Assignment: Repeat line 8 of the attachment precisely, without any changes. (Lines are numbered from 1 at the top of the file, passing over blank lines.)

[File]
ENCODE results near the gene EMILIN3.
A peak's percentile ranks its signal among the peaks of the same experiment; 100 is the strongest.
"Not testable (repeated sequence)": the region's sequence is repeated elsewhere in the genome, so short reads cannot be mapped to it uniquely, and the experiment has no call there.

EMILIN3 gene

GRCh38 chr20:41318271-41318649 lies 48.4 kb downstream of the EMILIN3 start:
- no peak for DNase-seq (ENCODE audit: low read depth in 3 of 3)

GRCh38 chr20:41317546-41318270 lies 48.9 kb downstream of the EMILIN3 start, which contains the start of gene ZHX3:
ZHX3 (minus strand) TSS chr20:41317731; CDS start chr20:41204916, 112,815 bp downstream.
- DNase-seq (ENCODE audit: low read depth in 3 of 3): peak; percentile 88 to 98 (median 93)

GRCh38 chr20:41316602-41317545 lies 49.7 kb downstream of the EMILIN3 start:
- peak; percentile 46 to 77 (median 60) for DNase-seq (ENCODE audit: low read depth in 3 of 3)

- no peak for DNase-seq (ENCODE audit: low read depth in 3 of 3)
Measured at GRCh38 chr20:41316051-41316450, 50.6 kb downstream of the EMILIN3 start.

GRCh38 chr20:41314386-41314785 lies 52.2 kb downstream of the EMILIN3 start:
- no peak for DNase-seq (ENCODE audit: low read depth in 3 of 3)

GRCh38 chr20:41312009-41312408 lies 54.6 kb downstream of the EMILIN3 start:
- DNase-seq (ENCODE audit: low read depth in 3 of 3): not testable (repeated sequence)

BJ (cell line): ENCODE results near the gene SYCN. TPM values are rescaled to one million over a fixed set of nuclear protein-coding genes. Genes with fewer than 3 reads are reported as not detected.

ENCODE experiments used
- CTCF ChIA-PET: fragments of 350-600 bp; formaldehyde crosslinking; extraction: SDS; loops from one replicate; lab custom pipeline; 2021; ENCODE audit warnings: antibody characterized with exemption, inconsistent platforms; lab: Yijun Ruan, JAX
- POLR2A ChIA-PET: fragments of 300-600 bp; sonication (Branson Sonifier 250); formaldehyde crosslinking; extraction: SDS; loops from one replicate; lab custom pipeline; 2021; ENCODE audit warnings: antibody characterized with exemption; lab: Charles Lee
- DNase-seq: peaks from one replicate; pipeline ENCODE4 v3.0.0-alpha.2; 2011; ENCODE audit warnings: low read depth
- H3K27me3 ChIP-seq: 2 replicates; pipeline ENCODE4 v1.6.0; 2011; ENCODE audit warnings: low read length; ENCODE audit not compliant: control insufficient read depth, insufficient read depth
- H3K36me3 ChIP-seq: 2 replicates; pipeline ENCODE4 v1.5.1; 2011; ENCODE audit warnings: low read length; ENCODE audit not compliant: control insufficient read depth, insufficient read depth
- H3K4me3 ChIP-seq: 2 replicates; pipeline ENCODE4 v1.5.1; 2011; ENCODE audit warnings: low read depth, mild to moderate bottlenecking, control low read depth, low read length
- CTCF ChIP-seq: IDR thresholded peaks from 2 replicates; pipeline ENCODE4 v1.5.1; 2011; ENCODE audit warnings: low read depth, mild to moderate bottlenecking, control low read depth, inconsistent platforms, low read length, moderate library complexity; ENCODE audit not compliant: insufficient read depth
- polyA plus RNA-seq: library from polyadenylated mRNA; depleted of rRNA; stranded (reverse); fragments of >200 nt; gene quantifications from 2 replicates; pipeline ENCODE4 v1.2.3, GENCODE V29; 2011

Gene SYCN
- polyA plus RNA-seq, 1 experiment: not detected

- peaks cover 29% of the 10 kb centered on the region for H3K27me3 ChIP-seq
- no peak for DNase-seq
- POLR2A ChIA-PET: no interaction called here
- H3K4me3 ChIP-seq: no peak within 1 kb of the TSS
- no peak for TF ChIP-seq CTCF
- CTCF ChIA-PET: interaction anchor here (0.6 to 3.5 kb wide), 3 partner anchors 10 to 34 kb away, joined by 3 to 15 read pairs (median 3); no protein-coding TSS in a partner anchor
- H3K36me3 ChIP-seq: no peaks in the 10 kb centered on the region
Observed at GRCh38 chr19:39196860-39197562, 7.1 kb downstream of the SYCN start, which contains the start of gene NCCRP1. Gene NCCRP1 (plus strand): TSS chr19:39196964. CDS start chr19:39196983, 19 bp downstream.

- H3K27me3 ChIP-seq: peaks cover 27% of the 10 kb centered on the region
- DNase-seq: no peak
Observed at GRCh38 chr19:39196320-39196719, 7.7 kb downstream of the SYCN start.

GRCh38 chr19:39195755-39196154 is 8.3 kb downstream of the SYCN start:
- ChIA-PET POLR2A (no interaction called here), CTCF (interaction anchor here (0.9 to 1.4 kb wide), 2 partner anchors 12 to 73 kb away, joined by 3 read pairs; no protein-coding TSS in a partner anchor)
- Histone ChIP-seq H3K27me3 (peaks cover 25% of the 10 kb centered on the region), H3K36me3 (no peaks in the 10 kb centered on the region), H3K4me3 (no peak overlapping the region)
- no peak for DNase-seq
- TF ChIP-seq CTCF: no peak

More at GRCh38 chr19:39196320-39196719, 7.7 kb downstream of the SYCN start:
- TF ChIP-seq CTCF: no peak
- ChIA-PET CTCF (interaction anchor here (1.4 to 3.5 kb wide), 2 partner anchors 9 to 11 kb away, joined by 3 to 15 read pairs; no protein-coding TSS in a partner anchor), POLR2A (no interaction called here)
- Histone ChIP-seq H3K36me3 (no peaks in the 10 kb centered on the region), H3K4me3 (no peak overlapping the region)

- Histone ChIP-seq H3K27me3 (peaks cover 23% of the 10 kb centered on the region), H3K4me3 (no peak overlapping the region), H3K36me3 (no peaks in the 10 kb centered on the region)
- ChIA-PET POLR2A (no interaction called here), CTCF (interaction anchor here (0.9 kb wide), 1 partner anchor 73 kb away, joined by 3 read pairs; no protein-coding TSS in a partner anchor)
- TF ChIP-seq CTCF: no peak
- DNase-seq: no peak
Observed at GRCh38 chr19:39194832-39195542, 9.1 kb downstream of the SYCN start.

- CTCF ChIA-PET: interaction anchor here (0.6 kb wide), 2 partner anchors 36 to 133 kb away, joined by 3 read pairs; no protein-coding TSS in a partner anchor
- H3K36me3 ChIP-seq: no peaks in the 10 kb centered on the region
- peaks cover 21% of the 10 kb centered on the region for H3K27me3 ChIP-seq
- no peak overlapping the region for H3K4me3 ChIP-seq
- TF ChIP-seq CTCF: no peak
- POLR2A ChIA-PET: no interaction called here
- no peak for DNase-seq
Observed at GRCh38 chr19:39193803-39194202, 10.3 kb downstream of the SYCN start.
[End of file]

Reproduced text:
ZHX3 (minus strand) TSS chr20:41317731; CDS start chr20:41204916, 112,815 bp downstream.